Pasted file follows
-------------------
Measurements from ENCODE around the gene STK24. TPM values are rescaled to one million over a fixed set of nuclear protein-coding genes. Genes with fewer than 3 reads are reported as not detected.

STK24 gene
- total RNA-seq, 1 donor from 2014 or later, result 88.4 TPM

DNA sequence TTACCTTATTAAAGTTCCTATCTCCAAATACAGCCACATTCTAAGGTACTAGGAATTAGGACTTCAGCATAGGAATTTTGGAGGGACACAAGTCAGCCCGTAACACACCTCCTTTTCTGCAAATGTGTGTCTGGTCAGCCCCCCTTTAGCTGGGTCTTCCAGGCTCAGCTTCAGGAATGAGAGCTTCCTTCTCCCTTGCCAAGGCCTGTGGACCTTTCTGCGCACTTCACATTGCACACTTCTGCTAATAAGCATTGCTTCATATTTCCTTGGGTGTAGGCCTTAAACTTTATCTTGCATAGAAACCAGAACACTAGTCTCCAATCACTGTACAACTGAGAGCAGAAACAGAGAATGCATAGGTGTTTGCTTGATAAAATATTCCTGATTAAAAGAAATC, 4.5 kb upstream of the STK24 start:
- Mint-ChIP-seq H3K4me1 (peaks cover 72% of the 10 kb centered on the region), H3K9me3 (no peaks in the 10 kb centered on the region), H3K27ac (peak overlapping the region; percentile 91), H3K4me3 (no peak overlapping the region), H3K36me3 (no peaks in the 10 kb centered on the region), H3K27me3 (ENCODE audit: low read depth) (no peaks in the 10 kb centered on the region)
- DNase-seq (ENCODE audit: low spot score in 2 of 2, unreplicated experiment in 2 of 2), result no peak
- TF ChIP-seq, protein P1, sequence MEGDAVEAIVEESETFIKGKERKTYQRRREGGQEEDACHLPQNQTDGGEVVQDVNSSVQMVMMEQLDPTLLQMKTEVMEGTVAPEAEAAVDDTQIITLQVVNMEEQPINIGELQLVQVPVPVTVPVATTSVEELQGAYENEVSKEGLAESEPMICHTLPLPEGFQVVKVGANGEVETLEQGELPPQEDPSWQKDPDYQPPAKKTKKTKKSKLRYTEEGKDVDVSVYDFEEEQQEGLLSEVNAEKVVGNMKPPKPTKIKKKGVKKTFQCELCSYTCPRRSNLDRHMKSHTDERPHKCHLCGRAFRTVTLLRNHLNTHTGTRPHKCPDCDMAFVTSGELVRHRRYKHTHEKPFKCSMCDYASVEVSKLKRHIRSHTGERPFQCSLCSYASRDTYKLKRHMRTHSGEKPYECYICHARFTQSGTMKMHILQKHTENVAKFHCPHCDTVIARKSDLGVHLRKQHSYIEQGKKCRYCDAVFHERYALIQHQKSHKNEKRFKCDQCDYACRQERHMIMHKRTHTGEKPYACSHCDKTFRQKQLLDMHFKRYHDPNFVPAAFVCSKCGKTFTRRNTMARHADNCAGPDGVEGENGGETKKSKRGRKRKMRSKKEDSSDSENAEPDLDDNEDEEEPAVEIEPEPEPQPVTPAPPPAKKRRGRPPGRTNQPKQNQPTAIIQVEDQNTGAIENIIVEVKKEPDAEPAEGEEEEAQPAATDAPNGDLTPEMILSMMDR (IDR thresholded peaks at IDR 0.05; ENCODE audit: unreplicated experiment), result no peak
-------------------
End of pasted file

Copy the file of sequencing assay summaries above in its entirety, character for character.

Measurements from ENCODE around the gene STK24. TPM values are rescaled to one million over a fixed set of nuclear protein-coding genes. Genes with fewer than 3 reads are reported as not detected.

STK24 gene
- total RNA-seq, 1 donor from 2014 or later, result 88.4 TPM

DNA sequence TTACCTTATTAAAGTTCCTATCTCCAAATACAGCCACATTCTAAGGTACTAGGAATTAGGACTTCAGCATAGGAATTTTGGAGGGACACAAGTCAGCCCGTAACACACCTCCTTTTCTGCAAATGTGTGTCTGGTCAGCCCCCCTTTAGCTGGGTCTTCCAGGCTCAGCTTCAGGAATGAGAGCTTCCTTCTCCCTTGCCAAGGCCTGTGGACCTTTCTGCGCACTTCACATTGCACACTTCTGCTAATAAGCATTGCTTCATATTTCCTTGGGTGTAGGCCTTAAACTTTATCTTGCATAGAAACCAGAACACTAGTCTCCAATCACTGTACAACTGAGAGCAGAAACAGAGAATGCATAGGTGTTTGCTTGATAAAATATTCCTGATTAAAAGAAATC, 4.5 kb upstream of the STK24 start:
- Mint-ChIP-seq H3K4me1 (peaks cover 72% of the 10 kb centered on the region), H3K9me3 (no peaks in the 10 kb centered on the region), H3K27ac (peak overlapping the region; percentile 91), H3K4me3 (no peak overlapping the region), H3K36me3 (no peaks in the 10 kb centered on the region), H3K27me3 (ENCODE audit: low read depth) (no peaks in the 10 kb centered on the region)
- DNase-seq (ENCODE audit: low spot score in 2 of 2, unreplicated experiment in 2 of 2), result no peak
- TF ChIP-seq, protein P1, sequence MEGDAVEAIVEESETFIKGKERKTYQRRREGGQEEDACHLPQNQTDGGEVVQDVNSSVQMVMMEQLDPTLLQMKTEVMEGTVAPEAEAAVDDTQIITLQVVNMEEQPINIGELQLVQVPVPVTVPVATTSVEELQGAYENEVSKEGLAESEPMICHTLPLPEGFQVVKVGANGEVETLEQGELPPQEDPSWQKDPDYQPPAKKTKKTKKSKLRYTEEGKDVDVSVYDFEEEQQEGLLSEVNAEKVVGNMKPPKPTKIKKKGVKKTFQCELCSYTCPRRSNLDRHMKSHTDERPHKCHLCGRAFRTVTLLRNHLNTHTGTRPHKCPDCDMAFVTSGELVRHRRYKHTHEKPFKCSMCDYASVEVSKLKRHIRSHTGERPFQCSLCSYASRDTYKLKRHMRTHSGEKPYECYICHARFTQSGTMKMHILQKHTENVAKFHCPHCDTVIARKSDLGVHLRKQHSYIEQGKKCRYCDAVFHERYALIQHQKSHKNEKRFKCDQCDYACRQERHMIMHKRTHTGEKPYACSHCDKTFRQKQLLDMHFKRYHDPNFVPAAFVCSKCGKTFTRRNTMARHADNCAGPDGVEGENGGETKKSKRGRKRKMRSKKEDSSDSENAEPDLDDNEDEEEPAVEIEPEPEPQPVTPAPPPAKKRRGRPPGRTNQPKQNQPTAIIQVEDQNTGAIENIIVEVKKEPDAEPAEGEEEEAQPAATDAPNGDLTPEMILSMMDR (IDR thresholded peaks at IDR 0.05; ENCODE audit: unreplicated experiment), result no peak